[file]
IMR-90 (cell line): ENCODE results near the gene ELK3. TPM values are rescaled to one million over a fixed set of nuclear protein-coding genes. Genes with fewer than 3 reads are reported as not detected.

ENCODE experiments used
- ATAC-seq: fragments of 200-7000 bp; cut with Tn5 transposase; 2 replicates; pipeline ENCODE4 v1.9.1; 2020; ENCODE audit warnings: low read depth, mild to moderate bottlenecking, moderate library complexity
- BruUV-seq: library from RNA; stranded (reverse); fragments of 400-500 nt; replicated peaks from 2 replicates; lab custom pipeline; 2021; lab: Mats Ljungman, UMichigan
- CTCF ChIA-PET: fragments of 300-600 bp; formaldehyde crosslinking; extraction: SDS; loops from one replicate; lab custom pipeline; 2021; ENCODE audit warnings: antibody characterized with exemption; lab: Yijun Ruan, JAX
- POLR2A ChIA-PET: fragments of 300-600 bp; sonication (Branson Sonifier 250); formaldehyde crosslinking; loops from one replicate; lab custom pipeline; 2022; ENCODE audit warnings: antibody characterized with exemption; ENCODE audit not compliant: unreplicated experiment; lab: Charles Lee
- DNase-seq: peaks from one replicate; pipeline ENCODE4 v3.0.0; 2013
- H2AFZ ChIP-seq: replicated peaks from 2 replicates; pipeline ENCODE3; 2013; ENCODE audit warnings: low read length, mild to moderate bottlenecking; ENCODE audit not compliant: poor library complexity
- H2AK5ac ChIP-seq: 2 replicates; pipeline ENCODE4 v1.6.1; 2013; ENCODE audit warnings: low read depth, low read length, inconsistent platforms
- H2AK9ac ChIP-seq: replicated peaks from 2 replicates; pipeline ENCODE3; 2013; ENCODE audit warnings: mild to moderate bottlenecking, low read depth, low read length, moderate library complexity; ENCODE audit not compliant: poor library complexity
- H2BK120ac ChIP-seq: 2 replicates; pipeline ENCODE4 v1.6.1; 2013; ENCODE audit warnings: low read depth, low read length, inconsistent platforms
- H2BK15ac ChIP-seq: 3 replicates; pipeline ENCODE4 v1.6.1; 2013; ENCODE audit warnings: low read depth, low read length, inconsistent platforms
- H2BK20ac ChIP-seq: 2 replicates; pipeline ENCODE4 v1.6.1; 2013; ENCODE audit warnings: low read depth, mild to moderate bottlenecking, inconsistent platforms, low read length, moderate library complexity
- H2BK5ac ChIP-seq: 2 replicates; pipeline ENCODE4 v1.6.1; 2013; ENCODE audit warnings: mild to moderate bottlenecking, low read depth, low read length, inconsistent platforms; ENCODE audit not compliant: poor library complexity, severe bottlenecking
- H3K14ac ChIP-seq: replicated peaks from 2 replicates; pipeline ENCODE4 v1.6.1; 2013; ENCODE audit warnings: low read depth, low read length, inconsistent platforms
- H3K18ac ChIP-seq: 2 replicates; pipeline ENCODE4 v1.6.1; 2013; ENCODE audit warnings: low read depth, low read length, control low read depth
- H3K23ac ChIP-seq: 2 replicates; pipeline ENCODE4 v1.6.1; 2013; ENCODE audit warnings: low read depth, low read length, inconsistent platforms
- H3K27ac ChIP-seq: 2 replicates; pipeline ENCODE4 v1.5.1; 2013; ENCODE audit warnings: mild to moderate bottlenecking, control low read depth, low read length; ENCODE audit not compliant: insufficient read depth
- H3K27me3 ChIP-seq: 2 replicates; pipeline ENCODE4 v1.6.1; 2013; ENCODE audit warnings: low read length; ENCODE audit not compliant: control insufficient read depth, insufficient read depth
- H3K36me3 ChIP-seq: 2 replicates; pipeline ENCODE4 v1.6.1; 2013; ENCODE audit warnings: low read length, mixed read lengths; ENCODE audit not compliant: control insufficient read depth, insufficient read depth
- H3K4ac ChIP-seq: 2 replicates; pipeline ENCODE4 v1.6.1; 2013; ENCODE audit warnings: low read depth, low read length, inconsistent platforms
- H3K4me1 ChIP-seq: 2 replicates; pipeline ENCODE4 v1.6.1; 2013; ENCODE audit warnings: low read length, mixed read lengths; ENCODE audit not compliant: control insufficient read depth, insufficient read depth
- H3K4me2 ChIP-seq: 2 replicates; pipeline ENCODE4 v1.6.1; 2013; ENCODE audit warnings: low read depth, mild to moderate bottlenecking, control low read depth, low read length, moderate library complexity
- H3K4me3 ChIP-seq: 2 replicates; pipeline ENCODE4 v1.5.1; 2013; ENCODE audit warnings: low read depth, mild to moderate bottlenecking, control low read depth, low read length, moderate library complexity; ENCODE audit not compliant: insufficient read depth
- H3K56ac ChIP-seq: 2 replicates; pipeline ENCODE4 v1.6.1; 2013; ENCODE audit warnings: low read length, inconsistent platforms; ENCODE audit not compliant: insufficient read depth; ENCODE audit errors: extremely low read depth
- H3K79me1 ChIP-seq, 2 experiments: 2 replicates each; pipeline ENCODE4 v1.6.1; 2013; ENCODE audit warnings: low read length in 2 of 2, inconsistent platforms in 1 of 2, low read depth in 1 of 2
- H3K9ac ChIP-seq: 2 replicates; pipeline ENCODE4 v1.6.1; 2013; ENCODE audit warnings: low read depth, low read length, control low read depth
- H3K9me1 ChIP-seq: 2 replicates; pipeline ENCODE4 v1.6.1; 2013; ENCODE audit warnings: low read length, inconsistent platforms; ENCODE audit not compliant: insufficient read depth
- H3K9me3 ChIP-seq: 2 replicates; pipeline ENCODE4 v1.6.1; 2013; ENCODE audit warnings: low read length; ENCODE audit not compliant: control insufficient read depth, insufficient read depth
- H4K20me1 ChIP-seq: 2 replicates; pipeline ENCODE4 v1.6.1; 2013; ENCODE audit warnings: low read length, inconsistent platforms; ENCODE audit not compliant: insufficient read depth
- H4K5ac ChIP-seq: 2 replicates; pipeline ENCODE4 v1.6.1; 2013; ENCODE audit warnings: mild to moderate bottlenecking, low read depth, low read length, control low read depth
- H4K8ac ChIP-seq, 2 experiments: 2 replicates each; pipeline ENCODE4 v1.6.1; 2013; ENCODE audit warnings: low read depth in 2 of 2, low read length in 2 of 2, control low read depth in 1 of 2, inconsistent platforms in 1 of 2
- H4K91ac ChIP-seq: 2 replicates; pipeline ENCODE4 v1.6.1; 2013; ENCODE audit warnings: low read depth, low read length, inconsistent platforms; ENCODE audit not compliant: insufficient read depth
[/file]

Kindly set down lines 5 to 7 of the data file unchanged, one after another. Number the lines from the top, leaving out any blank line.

- CTCF ChIA-PET: fragments of 300-600 bp; formaldehyde crosslinking; extraction: SDS; loops from one replicate; lab custom pipeline; 2021; ENCODE audit warnings: antibody characterized with exemption; lab: Yijun Ruan, JAX
- POLR2A ChIA-PET: fragments of 300-600 bp; sonication (Branson Sonifier 250); formaldehyde crosslinking; loops from one replicate; lab custom pipeline; 2022; ENCODE audit warnings: antibody characterized with exemption; ENCODE audit not compliant: unreplicated experiment; lab: Charles Lee
- DNase-seq: peaks from one replicate; pipeline ENCODE4 v3.0.0; 2013